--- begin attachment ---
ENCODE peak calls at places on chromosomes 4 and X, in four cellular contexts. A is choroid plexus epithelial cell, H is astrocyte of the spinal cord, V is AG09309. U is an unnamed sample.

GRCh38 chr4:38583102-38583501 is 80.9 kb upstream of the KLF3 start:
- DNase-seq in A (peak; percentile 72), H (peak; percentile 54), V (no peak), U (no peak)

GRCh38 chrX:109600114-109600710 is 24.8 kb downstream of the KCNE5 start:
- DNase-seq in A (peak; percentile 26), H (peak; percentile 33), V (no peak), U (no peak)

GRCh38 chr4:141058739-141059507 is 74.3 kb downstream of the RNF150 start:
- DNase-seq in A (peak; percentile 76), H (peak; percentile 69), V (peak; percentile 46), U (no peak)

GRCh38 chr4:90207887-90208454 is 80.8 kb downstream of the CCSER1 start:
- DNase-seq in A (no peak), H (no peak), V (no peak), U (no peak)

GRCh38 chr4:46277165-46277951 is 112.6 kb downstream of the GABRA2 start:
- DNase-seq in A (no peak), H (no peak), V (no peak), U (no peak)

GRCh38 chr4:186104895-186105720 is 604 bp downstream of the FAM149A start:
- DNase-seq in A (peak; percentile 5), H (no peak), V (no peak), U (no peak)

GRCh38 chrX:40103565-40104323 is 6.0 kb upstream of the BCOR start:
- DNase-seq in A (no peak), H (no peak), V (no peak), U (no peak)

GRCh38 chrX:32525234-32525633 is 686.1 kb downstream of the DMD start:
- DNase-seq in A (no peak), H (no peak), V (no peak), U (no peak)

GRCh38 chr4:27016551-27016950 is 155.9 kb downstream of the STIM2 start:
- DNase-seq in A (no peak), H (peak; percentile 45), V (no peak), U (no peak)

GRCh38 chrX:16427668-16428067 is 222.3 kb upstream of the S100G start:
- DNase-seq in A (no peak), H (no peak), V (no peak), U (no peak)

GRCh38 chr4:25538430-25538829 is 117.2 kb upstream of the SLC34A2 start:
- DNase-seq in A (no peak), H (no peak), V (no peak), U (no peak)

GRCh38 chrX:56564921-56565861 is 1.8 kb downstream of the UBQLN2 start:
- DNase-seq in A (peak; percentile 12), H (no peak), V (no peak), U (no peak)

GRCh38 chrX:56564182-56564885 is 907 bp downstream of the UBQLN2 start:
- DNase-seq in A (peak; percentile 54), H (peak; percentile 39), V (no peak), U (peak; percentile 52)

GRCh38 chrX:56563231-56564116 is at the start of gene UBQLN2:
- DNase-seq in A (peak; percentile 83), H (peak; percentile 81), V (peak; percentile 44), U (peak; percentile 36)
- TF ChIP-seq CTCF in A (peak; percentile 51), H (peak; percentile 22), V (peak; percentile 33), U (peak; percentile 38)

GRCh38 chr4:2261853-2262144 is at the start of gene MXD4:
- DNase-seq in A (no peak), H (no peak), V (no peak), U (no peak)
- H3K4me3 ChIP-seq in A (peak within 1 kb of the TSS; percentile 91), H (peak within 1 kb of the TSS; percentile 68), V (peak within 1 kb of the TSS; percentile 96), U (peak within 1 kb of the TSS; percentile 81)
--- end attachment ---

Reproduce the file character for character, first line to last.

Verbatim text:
ENCODE peak calls at places on chromosomes 4 and X, in four cellular contexts. A is choroid plexus epithelial cell, H is astrocyte of the spinal cord, V is AG09309. U is an unnamed sample.

GRCh38 chr4:38583102-38583501 is 80.9 kb upstream of the KLF3 start:
- DNase-seq in A (peak; percentile 72), H (peak; percentile 54), V (no peak), U (no peak)

GRCh38 chrX:109600114-109600710 is 24.8 kb downstream of the KCNE5 start:
- DNase-seq in A (peak; percentile 26), H (peak; percentile 33), V (no peak), U (no peak)

GRCh38 chr4:141058739-141059507 is 74.3 kb downstream of the RNF150 start:
- DNase-seq in A (peak; percentile 76), H (peak; percentile 69), V (peak; percentile 46), U (no peak)

GRCh38 chr4:90207887-90208454 is 80.8 kb downstream of the CCSER1 start:
- DNase-seq in A (no peak), H (no peak), V (no peak), U (no peak)

GRCh38 chr4:46277165-46277951 is 112.6 kb downstream of the GABRA2 start:
- DNase-seq in A (no peak), H (no peak), V (no peak), U (no peak)

GRCh38 chr4:186104895-186105720 is 604 bp downstream of the FAM149A start:
- DNase-seq in A (peak; percentile 5), H (no peak), V (no peak), U (no peak)

GRCh38 chrX:40103565-40104323 is 6.0 kb upstream of the BCOR start:
- DNase-seq in A (no peak), H (no peak), V (no peak), U (no peak)

GRCh38 chrX:32525234-32525633 is 686.1 kb downstream of the DMD start:
- DNase-seq in A (no peak), H (no peak), V (no peak), U (no peak)

GRCh38 chr4:27016551-27016950 is 155.9 kb downstream of the STIM2 start:
- DNase-seq in A (no peak), H (peak; percentile 45), V (no peak), U (no peak)

GRCh38 chrX:16427668-16428067 is 222.3 kb upstream of the S100G start:
- DNase-seq in A (no peak), H (no peak), V (no peak), U (no peak)

GRCh38 chr4:25538430-25538829 is 117.2 kb upstream of the SLC34A2 start:
- DNase-seq in A (no peak), H (no peak), V (no peak), U (no peak)

GRCh38 chrX:56564921-56565861 is 1.8 kb downstream of the UBQLN2 start:
- DNase-seq in A (peak; percentile 12), H (no peak), V (no peak), U (no peak)

GRCh38 chrX:56564182-56564885 is 907 bp downstream of the UBQLN2 start:
- DNase-seq in A (peak; percentile 54), H (peak; percentile 39), V (no peak), U (peak; percentile 52)

GRCh38 chrX:56563231-56564116 is at the start of gene UBQLN2:
- DNase-seq in A (peak; percentile 83), H (peak; percentile 81), V (peak; percentile 44), U (peak; percentile 36)
- TF ChIP-seq CTCF in A (peak; percentile 51), H (peak; percentile 22), V (peak; percentile 33), U (peak; percentile 38)

GRCh38 chr4:2261853-2262144 is at the start of gene MXD4:
- DNase-seq in A (no peak), H (no peak), V (no peak), U (no peak)
- H3K4me3 ChIP-seq in A (peak within 1 kb of the TSS; percentile 91), H (peak within 1 kb of the TSS; percentile 68), V (peak within 1 kb of the TSS; percentile 96), U (peak within 1 kb of the TSS; percentile 81)